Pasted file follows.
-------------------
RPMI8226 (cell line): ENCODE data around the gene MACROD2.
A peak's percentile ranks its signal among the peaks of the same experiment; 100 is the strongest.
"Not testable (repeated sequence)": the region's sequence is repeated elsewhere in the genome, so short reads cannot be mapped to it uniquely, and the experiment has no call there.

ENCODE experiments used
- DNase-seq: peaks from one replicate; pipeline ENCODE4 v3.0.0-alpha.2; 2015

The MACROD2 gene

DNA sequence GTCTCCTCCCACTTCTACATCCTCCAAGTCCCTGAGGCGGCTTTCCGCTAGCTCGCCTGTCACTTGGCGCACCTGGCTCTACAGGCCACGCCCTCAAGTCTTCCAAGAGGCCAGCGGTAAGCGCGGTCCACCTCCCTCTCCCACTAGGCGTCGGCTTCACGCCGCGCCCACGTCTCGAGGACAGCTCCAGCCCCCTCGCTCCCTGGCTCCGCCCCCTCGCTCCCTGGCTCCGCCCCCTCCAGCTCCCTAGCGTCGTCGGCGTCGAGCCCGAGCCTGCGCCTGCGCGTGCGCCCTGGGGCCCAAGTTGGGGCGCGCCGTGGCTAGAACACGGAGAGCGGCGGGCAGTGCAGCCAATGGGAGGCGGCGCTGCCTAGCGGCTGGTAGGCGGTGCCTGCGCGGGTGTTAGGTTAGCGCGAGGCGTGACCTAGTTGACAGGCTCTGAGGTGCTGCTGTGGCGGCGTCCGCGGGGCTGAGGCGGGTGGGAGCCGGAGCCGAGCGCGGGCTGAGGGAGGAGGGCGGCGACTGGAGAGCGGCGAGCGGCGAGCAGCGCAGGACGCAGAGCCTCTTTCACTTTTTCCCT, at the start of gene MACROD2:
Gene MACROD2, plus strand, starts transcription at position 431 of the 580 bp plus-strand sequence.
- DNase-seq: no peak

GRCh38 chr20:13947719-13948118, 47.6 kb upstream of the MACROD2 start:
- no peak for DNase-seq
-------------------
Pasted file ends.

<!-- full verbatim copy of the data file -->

RPMI8226 (cell line): ENCODE data around the gene MACROD2.
A peak's percentile ranks its signal among the peaks of the same experiment; 100 is the strongest.
"Not testable (repeated sequence)": the region's sequence is repeated elsewhere in the genome, so short reads cannot be mapped to it uniquely, and the experiment has no call there.

ENCODE experiments used
- DNase-seq: peaks from one replicate; pipeline ENCODE4 v3.0.0-alpha.2; 2015

The MACROD2 gene

DNA sequence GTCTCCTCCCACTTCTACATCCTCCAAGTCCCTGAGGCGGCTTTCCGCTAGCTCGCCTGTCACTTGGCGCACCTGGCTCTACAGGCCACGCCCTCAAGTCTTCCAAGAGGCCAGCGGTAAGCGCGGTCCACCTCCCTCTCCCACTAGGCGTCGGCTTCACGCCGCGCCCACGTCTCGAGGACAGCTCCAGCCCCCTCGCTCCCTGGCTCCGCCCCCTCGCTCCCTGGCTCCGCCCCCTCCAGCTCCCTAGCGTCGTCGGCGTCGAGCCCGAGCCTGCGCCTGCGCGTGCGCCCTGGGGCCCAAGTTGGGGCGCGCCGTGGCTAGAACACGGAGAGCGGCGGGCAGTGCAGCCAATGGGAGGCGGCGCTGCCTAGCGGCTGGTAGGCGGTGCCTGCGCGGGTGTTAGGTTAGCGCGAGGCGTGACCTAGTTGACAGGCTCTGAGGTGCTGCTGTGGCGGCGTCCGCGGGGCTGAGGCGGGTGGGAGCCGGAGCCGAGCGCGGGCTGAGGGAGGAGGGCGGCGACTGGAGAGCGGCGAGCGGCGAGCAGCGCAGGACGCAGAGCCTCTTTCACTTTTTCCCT, at the start of gene MACROD2:
Gene MACROD2, plus strand, starts transcription at position 431 of the 580 bp plus-strand sequence.
- DNase-seq: no peak

GRCh38 chr20:13947719-13948118, 47.6 kb upstream of the MACROD2 start:
- no peak for DNase-seq